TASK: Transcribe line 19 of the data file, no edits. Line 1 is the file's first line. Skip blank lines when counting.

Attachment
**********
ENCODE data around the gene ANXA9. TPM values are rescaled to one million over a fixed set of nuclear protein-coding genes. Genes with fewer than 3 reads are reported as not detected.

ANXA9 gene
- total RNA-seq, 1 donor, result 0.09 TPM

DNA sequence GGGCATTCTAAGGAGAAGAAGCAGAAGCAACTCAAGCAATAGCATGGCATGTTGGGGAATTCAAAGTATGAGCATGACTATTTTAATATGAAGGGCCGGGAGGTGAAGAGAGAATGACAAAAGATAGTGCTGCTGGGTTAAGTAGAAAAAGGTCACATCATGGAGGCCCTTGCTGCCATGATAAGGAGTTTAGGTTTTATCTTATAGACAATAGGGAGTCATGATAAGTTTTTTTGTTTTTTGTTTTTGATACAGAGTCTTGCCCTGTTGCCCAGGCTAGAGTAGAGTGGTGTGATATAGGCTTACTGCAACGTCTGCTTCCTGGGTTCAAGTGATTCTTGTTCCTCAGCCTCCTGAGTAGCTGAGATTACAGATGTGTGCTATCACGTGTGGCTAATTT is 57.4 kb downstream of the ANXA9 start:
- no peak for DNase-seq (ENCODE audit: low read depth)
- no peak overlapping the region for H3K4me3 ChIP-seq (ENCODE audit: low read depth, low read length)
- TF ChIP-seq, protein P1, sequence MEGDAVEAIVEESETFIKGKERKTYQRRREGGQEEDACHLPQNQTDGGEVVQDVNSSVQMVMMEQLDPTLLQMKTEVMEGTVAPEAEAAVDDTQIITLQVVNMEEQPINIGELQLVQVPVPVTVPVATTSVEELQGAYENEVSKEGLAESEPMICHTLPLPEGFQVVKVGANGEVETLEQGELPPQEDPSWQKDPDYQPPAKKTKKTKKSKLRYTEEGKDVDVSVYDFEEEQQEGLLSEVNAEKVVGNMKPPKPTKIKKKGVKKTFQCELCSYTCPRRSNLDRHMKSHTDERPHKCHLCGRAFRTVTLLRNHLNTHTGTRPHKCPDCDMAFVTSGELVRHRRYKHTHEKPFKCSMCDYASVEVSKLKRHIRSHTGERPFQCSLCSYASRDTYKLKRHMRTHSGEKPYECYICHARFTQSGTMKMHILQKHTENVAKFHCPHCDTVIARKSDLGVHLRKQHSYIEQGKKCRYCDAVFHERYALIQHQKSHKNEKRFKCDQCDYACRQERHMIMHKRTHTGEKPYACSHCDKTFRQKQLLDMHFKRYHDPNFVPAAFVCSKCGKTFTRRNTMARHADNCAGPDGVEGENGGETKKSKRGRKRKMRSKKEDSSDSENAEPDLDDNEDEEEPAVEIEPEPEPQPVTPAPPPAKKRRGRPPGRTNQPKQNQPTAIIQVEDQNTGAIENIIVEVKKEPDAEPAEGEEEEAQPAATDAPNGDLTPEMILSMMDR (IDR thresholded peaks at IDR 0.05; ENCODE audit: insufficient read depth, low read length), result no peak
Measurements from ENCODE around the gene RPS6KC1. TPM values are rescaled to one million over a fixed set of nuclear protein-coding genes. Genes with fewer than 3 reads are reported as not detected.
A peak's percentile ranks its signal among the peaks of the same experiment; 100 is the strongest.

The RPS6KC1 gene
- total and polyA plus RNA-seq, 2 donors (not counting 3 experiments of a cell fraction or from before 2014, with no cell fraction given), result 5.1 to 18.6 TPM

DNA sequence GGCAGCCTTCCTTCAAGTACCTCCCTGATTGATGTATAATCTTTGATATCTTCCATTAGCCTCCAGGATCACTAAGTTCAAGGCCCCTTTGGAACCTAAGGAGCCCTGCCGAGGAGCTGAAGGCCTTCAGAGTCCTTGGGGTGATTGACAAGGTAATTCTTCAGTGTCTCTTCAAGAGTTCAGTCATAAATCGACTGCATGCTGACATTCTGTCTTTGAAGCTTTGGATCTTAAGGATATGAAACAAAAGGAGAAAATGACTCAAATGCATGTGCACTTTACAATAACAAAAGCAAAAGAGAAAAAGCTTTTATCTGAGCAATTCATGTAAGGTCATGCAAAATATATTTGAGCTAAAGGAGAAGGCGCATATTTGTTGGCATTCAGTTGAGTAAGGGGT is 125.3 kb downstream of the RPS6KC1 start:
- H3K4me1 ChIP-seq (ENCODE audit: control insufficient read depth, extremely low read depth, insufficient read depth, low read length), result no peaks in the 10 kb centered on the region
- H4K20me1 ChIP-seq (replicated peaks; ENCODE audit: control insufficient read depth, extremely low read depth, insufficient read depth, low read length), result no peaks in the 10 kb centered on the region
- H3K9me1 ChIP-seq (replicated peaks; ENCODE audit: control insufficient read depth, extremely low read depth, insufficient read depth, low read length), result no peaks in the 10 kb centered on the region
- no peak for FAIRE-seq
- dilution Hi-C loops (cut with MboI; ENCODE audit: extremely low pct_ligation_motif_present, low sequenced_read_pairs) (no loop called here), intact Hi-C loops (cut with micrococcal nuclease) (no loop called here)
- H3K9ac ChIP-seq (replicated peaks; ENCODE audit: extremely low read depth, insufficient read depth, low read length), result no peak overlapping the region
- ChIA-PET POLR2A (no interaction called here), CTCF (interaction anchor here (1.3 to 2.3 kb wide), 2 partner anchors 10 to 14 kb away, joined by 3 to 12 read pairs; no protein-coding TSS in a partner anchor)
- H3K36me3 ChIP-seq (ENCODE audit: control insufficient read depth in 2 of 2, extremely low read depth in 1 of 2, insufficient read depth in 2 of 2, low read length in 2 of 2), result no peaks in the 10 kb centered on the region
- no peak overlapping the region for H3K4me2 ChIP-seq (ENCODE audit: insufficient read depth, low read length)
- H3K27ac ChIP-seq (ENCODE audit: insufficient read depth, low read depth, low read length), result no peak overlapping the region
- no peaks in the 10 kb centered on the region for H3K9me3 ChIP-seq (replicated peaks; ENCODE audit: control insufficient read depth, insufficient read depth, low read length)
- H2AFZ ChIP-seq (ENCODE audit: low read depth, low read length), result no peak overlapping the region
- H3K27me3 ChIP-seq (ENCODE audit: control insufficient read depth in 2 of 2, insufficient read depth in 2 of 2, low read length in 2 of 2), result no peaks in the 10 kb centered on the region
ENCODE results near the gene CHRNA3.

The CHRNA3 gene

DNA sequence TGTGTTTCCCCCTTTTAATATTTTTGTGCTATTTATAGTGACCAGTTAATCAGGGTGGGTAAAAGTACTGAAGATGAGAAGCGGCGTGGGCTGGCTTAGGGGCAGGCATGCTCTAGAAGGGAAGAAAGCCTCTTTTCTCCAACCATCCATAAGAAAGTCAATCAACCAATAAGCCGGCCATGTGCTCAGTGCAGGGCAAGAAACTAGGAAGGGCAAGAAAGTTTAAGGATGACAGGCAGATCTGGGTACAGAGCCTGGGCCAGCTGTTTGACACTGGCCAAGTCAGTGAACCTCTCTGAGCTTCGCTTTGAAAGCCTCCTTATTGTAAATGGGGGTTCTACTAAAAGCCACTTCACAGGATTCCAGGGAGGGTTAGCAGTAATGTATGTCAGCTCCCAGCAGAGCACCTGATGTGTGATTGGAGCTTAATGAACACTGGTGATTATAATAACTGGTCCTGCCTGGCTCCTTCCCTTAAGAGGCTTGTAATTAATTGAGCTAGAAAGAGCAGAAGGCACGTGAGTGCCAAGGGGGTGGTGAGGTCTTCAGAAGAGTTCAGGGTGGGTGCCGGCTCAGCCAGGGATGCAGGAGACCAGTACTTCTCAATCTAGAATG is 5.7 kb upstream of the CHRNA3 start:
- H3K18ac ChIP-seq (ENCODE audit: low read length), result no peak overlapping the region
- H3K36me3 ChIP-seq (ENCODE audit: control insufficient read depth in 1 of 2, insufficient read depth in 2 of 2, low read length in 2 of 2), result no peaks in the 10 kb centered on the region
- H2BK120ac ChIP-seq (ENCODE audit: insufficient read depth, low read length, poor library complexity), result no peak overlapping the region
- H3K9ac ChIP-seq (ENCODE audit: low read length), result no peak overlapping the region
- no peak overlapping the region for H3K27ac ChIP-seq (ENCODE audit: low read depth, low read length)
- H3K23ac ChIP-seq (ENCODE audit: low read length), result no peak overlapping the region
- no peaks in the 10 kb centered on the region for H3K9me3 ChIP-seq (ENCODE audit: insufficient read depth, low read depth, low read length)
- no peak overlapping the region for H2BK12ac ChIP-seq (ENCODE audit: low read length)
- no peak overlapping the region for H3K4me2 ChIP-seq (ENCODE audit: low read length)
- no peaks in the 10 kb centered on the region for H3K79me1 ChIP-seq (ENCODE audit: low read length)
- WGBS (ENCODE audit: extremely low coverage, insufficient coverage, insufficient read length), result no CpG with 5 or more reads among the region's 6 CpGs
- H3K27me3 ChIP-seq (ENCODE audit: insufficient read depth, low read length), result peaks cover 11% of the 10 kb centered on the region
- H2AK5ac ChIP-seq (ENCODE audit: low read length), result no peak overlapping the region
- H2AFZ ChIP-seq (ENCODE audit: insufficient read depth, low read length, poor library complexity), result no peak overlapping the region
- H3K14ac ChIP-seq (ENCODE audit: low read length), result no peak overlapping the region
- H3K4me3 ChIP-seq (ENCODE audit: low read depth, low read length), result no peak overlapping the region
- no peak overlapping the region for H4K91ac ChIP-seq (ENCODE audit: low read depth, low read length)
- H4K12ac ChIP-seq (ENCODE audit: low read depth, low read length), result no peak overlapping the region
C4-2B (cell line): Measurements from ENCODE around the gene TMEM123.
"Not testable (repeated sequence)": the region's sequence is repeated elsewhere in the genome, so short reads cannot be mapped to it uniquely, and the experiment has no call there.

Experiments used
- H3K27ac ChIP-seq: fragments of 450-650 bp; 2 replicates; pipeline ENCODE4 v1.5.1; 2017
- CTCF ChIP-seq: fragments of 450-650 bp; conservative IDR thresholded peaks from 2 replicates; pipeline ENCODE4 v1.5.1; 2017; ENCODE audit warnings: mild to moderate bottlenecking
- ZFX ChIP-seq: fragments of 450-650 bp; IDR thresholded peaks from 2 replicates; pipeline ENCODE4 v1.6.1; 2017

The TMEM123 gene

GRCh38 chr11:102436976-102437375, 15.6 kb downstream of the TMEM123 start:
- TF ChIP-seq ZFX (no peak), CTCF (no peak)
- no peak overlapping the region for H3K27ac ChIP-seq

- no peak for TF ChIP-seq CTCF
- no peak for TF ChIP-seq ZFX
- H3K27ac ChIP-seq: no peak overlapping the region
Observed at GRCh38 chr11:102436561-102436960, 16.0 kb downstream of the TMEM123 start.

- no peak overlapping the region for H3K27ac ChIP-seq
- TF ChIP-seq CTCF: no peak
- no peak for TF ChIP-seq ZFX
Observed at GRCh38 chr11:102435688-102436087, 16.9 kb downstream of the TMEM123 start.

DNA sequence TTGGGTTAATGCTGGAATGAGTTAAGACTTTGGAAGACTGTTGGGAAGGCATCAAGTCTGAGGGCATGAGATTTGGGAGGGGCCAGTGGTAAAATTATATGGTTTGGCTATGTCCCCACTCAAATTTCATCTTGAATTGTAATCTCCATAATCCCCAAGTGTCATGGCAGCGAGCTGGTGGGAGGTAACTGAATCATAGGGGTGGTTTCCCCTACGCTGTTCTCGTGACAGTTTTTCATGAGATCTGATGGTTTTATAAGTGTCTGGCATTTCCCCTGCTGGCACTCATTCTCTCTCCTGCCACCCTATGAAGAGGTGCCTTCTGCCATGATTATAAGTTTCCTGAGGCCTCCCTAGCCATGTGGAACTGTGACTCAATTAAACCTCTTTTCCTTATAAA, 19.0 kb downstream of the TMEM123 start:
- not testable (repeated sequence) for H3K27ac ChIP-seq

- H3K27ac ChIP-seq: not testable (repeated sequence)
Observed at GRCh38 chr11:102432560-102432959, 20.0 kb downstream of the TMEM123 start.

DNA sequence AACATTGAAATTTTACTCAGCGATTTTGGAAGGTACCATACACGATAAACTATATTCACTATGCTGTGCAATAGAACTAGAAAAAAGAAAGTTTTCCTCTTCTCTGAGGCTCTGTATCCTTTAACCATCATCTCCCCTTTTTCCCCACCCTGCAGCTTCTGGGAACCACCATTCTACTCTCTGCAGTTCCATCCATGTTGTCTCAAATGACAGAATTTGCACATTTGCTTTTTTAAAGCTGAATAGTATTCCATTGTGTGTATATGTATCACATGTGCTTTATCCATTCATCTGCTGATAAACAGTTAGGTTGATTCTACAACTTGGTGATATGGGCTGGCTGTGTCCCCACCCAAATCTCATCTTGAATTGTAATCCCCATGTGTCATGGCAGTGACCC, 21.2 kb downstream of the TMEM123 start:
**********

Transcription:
- ChIA-PET POLR2A (no interaction called here), CTCF (interaction anchor here (1.3 to 2.3 kb wide), 2 partner anchors 10 to 14 kb away, joined by 3 to 12 read pairs; no protein-coding TSS in a partner anchor)